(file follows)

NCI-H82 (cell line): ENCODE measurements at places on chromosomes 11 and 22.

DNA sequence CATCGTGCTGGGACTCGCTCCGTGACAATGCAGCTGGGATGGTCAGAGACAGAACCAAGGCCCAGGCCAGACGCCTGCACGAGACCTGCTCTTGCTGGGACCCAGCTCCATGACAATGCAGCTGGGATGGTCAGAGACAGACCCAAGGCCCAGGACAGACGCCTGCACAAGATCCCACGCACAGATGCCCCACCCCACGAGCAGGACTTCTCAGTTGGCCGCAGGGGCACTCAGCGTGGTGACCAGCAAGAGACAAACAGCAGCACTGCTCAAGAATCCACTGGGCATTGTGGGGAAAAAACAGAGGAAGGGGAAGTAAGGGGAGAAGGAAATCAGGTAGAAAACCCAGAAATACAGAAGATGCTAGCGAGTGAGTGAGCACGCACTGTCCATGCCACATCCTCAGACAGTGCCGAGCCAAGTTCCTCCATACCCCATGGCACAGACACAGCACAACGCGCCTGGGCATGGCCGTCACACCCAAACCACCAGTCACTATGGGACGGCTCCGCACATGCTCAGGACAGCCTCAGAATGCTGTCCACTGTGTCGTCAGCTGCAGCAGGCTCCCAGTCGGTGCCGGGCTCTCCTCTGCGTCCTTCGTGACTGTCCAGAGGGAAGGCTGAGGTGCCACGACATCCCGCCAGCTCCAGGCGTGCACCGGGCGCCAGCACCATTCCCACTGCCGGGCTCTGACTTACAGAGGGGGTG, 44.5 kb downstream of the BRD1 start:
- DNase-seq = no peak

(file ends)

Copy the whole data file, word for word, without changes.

NCI-H82 (cell line): ENCODE measurements at places on chromosomes 11 and 22.

DNA sequence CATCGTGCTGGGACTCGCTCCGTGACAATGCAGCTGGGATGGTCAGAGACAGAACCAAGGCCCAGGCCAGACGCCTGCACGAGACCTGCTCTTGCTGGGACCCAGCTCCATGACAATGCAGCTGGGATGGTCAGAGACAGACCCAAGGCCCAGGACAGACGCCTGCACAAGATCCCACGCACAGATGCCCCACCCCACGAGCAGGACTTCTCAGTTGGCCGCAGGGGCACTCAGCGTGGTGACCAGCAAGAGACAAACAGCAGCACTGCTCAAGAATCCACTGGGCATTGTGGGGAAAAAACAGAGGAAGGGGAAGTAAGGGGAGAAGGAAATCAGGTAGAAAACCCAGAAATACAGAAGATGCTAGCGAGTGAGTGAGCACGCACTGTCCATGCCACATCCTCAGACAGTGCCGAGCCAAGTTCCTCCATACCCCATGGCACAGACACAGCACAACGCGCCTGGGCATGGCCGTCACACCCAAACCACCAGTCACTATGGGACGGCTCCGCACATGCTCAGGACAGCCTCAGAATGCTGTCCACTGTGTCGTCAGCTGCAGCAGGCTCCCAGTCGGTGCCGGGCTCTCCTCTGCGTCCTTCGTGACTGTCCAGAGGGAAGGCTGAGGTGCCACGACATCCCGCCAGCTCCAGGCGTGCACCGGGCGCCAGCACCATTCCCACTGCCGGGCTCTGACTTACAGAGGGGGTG, 44.5 kb downstream of the BRD1 start:
- DNase-seq = no peak